I have received this letter end of last week and it made me happy for several reasons.
First of all it was sent by a friend of mine, Rob, who lives in Canada. Thank you very much Rob! The cover is impressive. In fact the colours look sharper on the scan than in reality: probably a wrong settings of my scanner…
Secondly, it comes from Saint Pierre and Miquelon, and this is the first letter I receive from there. In case you don’t know it, Saint Pierre and Miquelon is a little piece of France located far away from the main land. This is a group of small islands off the eastern coast of Canada. Those islands are part of France and form the Territorial Collectivity of Saint Pierre and Miquelon. On top of the two main islands (one called Saint Pierre and one called Miquelon) other smaller islands are part of the territory : Ile aux Marins, Ile aux pigeons, Grand Colombier, Petit Colombier, Ile aux vainqueurs.
Saint Pierre and Miquelon issues its own stamps. You can find more information about them on the official website : http://www.spmtimbres.com/. You will see that a reasonable number of stamps are issued every year, and very often they are engraved stamps, which makes them attractive.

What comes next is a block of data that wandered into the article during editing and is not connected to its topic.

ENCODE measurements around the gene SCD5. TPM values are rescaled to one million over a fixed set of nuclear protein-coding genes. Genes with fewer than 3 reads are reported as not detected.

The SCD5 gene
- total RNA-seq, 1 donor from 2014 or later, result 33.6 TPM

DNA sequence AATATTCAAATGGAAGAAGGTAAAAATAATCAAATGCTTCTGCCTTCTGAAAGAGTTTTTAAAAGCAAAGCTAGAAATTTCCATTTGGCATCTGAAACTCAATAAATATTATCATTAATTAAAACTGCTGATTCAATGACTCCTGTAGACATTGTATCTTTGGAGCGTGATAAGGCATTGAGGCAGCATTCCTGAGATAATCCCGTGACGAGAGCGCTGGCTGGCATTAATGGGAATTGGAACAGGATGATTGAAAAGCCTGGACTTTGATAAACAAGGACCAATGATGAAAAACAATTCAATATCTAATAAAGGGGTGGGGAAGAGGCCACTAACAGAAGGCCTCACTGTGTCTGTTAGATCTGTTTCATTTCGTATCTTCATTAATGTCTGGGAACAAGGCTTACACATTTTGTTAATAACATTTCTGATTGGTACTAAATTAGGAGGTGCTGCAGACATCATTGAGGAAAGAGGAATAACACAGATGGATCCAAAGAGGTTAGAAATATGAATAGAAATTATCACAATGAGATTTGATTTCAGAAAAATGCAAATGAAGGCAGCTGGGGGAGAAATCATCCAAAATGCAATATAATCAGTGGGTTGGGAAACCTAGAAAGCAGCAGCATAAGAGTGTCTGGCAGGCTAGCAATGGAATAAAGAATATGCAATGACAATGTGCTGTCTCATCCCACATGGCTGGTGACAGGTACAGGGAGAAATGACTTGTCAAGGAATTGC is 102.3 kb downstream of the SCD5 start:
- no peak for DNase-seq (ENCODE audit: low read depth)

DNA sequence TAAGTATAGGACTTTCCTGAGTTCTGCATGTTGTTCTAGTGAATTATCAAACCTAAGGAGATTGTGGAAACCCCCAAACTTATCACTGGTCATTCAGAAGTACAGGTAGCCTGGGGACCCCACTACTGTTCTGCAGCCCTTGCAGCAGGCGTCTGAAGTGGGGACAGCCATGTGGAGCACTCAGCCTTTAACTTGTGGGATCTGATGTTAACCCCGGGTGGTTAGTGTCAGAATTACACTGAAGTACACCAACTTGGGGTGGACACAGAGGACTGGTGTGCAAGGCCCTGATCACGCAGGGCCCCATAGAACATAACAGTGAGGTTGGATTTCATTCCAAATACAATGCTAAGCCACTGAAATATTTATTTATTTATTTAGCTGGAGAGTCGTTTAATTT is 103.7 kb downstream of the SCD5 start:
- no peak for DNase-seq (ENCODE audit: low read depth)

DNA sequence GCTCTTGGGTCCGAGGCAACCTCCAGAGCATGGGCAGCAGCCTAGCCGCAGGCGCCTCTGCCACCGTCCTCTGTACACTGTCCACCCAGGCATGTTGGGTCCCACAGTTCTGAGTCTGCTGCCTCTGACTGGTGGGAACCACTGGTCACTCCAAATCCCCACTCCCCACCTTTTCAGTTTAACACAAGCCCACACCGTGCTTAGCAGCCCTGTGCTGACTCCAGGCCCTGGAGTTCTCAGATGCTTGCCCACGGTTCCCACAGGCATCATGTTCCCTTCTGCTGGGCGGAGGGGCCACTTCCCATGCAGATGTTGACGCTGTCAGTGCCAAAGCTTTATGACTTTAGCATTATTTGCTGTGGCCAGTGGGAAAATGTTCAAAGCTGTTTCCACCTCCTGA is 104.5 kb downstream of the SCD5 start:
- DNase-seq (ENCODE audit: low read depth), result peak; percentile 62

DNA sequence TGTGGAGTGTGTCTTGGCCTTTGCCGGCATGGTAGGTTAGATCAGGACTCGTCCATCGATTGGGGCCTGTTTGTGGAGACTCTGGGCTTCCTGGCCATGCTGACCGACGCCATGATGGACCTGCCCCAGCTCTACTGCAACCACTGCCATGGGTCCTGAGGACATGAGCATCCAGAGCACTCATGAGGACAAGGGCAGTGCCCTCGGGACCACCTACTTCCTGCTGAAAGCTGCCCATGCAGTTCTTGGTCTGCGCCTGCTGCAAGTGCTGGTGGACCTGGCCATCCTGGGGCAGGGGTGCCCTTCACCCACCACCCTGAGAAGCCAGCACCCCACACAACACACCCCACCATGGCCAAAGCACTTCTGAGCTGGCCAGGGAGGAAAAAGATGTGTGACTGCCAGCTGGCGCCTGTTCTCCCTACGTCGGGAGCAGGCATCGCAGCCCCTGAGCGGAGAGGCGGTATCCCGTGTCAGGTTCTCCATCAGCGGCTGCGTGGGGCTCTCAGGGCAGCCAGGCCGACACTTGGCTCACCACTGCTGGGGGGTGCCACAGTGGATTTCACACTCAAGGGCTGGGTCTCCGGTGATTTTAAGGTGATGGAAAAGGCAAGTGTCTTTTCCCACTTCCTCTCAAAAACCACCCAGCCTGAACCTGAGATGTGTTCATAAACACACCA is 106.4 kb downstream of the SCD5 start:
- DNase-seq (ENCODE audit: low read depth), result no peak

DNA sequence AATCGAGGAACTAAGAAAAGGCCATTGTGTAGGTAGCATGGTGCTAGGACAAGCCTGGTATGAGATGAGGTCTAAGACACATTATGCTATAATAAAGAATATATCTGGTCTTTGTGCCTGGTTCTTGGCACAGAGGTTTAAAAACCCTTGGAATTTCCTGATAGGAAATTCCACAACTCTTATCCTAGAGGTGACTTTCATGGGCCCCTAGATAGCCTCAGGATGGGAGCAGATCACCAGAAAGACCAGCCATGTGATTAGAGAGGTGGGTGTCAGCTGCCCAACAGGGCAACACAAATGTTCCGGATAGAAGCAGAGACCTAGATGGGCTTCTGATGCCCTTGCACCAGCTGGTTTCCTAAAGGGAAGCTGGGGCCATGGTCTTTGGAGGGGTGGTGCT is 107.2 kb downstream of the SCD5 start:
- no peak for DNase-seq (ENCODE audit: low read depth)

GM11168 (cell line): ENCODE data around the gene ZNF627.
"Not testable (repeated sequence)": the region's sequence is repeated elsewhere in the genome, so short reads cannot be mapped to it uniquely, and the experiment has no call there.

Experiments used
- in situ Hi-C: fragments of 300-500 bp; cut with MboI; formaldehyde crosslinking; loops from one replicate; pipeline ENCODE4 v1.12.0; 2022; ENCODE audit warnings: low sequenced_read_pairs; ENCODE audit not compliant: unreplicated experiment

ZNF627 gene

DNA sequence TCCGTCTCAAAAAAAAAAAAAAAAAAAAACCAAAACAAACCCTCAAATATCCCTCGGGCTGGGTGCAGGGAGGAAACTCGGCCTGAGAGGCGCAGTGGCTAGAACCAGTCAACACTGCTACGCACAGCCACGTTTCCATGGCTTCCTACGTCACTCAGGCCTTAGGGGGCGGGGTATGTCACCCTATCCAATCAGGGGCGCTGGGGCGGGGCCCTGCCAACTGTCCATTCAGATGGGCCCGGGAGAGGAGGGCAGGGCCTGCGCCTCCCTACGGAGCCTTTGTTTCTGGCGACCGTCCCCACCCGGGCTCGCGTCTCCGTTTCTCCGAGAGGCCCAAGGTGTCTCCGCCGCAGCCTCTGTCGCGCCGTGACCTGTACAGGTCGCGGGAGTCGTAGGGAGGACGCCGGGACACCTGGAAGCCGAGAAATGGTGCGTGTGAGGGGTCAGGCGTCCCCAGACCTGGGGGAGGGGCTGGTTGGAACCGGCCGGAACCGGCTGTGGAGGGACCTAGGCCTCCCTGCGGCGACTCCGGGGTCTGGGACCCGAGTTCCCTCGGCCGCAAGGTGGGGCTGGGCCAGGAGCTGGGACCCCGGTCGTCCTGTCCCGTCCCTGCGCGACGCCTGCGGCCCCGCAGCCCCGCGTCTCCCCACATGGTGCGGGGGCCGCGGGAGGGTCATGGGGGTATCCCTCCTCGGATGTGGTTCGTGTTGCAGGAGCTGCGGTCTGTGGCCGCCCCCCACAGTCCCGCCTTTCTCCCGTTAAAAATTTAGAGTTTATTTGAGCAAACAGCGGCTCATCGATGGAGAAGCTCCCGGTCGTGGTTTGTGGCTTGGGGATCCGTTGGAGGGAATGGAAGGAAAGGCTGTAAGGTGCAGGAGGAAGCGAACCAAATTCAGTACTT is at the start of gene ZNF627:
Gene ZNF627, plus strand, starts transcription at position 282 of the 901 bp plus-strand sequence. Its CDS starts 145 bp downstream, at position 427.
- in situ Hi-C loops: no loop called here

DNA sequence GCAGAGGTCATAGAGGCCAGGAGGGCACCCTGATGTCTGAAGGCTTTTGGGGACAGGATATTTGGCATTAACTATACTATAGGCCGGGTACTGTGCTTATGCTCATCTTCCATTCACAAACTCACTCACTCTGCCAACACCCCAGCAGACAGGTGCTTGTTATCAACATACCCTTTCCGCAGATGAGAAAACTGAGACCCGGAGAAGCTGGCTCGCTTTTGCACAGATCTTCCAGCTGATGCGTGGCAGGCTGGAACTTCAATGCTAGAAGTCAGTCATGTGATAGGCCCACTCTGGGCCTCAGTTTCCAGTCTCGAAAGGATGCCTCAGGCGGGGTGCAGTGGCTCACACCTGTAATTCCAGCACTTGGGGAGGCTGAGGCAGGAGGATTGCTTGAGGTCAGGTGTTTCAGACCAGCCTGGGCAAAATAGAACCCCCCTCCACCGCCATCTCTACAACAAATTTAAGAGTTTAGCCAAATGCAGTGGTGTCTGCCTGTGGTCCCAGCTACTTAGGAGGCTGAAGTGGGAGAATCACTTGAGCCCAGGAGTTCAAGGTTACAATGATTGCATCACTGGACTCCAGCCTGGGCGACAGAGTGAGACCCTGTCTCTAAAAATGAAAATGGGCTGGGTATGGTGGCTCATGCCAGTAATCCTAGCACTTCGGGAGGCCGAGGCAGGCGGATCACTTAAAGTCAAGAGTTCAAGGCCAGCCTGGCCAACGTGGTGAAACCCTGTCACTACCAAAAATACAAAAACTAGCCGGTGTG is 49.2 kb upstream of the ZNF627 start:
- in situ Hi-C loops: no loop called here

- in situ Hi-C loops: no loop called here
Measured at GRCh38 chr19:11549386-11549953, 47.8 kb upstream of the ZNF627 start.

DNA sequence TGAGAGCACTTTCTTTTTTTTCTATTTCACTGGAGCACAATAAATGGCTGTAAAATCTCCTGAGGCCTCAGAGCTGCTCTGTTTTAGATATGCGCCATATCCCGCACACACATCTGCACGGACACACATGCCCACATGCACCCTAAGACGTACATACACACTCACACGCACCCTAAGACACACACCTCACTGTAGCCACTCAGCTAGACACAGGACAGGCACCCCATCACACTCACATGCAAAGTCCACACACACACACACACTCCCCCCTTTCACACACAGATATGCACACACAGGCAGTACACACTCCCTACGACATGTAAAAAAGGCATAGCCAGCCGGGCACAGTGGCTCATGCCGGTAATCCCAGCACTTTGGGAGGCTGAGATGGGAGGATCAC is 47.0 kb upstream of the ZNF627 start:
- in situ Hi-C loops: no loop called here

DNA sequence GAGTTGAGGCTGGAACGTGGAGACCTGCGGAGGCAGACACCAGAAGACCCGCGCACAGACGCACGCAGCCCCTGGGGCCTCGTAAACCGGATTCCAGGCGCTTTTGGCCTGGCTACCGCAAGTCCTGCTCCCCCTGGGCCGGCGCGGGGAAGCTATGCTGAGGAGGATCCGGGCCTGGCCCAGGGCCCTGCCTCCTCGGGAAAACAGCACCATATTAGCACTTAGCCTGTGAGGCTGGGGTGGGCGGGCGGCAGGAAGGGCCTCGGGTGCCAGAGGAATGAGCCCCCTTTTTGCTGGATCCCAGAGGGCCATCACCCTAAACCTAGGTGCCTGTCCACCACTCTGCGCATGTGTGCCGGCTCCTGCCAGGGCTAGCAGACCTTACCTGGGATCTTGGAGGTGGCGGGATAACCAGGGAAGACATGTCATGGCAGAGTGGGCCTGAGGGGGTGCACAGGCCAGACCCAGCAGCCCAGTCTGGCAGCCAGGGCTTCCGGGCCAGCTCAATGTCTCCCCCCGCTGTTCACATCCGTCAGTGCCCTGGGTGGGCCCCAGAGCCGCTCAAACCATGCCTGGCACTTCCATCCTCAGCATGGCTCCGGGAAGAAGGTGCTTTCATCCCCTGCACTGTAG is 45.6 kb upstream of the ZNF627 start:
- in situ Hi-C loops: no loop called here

As far as definitive stamps are concerned, Saint Pierre and Miquelon re-uses the French definitive stamps (the famous Marianne) overprinted with “Saint Pierre et Miquelon” on three lines. These are the stamps that you can see on the cover sent by my friend. In fact on this cover you can see 17 different Marianne of Lamouche (the current definitive French stamp). All those stamps have been issued in 2005 (11 have been issued in January and 6 in March following a change of postal rate). The two stamps located on the right bottom corner are the TVP (Timbre à Valeur Permanente) i.e. the stamps without indication of face value that are valid for a standard letter within France (standard service for the red one, economic service (slower) for the green one).
The picture on the cover if a picture from the Ile aux Marins (the Sailors’ island). In fact the cover is originally a PAP (Pret à Payer) i.e. a postal stationary that has been transformed into a normal cover.
At the end it gives a very pleasant philatelic souvenir.